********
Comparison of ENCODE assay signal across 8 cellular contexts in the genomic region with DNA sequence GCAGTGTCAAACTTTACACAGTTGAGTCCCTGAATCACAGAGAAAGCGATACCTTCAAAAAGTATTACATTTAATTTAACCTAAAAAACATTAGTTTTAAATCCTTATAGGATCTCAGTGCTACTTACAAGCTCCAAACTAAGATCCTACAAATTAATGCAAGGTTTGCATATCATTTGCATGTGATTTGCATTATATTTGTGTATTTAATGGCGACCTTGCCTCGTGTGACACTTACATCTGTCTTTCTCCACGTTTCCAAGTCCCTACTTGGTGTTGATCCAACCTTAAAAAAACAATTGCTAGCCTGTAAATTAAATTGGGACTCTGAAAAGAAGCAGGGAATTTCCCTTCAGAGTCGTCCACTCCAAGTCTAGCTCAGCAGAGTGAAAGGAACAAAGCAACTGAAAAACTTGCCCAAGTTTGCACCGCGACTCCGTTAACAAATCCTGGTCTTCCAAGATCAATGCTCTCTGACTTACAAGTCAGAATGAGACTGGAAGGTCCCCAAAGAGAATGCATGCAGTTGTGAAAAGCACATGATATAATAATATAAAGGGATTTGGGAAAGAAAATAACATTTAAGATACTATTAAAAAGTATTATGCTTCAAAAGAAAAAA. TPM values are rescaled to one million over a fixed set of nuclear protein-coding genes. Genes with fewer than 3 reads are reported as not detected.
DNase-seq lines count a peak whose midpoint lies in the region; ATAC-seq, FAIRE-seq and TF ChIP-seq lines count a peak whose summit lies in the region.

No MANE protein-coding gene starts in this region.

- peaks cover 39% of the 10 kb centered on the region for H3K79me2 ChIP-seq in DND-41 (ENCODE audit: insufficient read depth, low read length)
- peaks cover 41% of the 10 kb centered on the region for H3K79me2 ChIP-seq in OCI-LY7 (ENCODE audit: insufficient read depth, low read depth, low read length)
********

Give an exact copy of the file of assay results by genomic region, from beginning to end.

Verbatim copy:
Comparison of ENCODE assay signal across 8 cellular contexts in the genomic region with DNA sequence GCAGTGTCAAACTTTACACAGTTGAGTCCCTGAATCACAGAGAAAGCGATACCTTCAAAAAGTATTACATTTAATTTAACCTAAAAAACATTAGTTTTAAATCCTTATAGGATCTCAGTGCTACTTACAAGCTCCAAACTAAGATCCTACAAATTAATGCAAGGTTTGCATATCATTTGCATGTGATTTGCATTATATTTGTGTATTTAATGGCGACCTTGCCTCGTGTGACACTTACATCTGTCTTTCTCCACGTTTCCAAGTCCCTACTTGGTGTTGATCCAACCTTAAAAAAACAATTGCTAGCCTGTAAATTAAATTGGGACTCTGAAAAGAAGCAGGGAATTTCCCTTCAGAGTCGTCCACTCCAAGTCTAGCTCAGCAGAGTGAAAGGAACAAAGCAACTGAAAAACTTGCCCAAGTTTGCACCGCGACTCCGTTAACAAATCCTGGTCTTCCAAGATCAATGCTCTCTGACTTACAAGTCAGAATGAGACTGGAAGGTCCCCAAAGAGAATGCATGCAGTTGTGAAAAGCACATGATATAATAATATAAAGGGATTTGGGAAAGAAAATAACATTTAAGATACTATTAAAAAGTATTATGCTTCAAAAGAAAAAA. TPM values are rescaled to one million over a fixed set of nuclear protein-coding genes. Genes with fewer than 3 reads are reported as not detected.
DNase-seq lines count a peak whose midpoint lies in the region; ATAC-seq, FAIRE-seq and TF ChIP-seq lines count a peak whose summit lies in the region.

No MANE protein-coding gene starts in this region.

- peaks cover 39% of the 10 kb centered on the region for H3K79me2 ChIP-seq in DND-41 (ENCODE audit: insufficient read depth, low read length)
- peaks cover 41% of the 10 kb centered on the region for H3K79me2 ChIP-seq in OCI-LY7 (ENCODE audit: insufficient read depth, low read depth, low read length)